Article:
Japan Educational Foundation, Tokyo
Paul Noritaka Tange
Chairman and Senior Principal Architect
Tange Associates, Tokyo
A response to the extreme space constraints of Tokyo, the design of Mode Gakuen Cocoon Tower offered a new typology for educational architecture that has since taken hold in many other places. The vertical campus within the tower accommodates approximately 10,000 students across the three vocational schools sharing the building.
The high-rise tower floor plan is simple; three rectangular classroom areas rotate 120 degrees around the inner core. From the 1st to the 50th floor, these rectangular classroom areas are arranged in a curvilinear form. The inner core consists of elevators, staircases and shafts. To ease the potential congestion that might be caused by vertical movement, the three schools are laid out in three parts of the building; the lower, middle and upper tier.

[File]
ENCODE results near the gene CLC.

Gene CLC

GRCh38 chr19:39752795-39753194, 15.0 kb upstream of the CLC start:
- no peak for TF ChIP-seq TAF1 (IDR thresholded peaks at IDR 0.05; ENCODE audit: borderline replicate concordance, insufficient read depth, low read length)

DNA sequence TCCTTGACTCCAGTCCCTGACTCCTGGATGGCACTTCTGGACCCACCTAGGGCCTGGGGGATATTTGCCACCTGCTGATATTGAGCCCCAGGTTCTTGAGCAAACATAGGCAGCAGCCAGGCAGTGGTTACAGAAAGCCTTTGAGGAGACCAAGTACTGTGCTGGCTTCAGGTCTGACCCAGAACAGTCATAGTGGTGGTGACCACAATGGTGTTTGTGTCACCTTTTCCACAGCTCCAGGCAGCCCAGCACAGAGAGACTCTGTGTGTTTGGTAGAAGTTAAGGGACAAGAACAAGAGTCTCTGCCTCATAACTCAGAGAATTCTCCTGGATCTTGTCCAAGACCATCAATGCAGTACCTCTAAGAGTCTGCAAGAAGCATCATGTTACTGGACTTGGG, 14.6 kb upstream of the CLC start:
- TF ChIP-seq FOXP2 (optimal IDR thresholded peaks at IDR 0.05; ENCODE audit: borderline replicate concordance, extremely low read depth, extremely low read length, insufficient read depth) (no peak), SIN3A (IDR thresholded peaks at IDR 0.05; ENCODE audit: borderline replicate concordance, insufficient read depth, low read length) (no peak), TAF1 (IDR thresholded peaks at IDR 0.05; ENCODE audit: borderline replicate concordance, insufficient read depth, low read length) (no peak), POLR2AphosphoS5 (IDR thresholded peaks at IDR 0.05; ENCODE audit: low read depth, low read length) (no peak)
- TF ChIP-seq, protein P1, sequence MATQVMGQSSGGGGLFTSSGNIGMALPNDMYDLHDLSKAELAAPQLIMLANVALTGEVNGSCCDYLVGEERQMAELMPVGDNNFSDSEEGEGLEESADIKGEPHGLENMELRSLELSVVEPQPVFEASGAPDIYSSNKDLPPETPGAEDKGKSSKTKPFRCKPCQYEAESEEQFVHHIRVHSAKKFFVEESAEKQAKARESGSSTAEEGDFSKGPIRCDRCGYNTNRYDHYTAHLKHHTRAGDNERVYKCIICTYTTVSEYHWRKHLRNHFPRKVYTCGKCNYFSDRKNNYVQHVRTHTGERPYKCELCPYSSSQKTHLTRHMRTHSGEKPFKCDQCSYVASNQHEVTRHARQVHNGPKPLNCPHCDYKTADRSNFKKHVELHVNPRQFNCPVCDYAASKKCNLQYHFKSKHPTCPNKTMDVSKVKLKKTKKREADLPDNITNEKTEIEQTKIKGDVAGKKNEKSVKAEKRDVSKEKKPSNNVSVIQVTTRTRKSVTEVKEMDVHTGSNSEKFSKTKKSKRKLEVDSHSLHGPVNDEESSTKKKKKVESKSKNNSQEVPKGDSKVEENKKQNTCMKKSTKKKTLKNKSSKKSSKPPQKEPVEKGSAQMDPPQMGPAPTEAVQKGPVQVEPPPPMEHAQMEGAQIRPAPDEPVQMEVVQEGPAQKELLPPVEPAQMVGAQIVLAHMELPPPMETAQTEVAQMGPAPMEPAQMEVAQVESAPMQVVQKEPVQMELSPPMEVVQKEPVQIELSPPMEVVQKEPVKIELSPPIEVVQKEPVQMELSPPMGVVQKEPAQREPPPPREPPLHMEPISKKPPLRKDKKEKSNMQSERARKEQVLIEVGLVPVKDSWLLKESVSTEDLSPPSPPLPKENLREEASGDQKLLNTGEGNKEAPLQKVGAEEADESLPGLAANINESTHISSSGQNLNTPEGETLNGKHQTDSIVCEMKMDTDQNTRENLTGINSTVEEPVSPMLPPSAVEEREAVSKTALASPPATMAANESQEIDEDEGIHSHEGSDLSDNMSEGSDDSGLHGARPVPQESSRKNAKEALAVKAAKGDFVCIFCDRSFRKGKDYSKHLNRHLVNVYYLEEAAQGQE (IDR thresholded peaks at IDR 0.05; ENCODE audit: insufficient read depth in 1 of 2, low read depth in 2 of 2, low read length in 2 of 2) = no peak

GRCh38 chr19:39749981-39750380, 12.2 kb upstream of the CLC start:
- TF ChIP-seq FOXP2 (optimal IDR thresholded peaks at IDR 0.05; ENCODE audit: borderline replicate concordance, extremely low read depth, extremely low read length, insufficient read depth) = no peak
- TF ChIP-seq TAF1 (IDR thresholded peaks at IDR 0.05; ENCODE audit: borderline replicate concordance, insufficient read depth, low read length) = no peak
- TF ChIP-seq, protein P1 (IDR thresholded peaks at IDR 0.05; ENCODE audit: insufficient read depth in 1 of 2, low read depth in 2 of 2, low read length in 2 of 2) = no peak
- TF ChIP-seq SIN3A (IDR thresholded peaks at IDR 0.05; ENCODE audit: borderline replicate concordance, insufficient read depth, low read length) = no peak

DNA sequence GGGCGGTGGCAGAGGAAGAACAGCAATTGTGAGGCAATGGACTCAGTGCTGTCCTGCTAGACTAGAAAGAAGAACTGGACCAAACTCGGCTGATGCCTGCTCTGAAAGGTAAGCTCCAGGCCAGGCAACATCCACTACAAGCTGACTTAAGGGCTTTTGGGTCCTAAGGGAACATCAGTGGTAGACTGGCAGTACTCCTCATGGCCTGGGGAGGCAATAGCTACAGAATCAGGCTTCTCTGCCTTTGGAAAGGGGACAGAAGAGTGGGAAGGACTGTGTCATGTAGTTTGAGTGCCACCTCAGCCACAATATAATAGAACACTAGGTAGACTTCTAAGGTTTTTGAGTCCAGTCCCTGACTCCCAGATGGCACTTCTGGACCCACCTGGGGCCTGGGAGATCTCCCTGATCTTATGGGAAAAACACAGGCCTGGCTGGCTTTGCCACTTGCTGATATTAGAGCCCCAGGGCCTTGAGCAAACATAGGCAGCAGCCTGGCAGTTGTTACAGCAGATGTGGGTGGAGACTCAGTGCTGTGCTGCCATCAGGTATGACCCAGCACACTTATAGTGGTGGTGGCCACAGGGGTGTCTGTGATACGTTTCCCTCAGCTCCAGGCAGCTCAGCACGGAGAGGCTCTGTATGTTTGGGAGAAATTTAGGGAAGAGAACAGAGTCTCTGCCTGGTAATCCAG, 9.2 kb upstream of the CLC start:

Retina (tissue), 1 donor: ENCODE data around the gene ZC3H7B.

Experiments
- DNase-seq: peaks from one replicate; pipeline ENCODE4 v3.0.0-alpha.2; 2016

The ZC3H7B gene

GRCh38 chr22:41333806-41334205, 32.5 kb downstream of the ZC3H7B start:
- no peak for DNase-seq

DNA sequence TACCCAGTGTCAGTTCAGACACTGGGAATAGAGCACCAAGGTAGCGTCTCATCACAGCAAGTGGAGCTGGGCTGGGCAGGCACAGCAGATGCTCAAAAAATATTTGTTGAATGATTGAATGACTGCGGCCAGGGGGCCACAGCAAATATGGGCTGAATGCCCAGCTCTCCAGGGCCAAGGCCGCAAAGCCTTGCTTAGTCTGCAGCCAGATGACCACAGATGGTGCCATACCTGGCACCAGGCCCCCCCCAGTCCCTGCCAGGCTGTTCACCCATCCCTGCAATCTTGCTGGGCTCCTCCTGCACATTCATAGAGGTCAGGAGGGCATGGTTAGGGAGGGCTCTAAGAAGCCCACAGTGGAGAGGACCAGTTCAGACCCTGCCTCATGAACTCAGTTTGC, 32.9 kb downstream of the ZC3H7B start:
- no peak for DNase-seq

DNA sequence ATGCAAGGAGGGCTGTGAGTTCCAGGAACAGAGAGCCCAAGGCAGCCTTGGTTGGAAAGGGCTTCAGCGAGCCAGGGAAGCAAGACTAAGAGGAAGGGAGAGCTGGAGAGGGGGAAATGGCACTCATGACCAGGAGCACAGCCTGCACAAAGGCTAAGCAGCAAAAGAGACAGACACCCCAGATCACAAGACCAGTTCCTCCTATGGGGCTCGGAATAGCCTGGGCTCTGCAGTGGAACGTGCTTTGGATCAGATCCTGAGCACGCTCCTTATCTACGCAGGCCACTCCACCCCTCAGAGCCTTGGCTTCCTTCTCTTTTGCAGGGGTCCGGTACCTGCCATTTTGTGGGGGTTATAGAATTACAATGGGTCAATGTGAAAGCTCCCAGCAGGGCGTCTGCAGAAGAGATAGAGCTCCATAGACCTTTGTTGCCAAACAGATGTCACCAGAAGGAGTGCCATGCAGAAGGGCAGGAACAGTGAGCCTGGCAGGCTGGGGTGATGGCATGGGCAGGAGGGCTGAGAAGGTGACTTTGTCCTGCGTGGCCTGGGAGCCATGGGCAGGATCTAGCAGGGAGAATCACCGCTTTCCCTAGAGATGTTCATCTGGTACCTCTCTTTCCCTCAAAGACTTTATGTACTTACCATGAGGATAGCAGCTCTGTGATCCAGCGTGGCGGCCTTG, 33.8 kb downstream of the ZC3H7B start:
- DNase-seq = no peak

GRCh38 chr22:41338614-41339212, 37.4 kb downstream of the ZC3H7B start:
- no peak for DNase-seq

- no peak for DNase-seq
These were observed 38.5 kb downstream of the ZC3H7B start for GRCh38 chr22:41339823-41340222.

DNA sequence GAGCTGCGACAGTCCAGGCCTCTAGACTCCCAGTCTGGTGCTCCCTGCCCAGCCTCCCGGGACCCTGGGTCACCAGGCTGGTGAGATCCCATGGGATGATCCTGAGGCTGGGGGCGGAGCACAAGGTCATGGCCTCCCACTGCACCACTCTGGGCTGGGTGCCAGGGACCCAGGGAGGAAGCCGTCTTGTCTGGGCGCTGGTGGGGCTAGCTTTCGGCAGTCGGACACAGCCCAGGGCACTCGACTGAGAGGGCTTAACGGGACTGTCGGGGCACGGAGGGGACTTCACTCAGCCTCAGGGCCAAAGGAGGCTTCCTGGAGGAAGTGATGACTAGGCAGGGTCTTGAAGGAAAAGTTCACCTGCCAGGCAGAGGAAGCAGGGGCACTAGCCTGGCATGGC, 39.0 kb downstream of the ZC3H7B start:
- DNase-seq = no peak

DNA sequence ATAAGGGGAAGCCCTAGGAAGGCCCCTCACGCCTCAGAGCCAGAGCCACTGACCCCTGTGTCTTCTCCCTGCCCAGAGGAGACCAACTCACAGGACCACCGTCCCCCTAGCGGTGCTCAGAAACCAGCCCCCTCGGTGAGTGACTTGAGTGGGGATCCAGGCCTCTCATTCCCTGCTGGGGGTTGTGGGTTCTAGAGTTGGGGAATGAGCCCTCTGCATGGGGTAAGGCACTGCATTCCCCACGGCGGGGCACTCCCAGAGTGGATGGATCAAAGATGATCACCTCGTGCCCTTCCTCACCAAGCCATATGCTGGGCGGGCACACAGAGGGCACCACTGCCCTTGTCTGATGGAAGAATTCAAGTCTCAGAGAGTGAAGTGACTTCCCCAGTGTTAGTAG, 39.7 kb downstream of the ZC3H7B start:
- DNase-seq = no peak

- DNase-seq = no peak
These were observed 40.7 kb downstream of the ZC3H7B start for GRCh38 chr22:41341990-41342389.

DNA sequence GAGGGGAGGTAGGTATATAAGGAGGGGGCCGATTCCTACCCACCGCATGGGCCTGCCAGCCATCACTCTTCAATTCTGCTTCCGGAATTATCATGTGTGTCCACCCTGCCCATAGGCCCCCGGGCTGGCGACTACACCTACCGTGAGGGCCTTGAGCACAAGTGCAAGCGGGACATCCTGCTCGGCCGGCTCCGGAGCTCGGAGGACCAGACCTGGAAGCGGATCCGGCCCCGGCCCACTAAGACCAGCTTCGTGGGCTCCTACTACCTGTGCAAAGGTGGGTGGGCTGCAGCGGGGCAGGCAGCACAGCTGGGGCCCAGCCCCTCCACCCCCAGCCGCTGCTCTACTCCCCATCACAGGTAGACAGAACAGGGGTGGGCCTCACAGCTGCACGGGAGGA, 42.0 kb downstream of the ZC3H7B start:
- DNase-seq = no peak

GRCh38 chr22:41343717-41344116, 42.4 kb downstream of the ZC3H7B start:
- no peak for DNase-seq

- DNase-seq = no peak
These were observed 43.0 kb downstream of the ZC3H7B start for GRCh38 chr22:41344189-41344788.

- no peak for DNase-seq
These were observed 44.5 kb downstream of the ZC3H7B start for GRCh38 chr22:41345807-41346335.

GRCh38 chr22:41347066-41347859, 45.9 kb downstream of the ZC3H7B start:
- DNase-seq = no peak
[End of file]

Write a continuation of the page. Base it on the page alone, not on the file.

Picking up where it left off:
Unlike a typical horizontally laid out school campus, the limited size of the site challenged the architects to develop a new typology for educational architecture. Student lounges are located between the classrooms, facing three directions; east, southwest and northwest. Each atrium lounge is three stories high and offers sweeping views of the surrounding cityscape. As new types of “schoolyards”, these innovative lounges offer students a comfortable place to relax and communicate.
The elliptic shape of the tower permits more ground space to be dedicated to landscaping at the building’s narrow base, while the narrow top portion of the tower allows unobstructed views of the sky. The nurturing forces of nature are close at hand to the students at Mode Gakuen Cocoon Tower. It forms an inspiring environment in which to study, learn and grow, and it has inspired many other cities and institutions to experiment with the vertical campus model.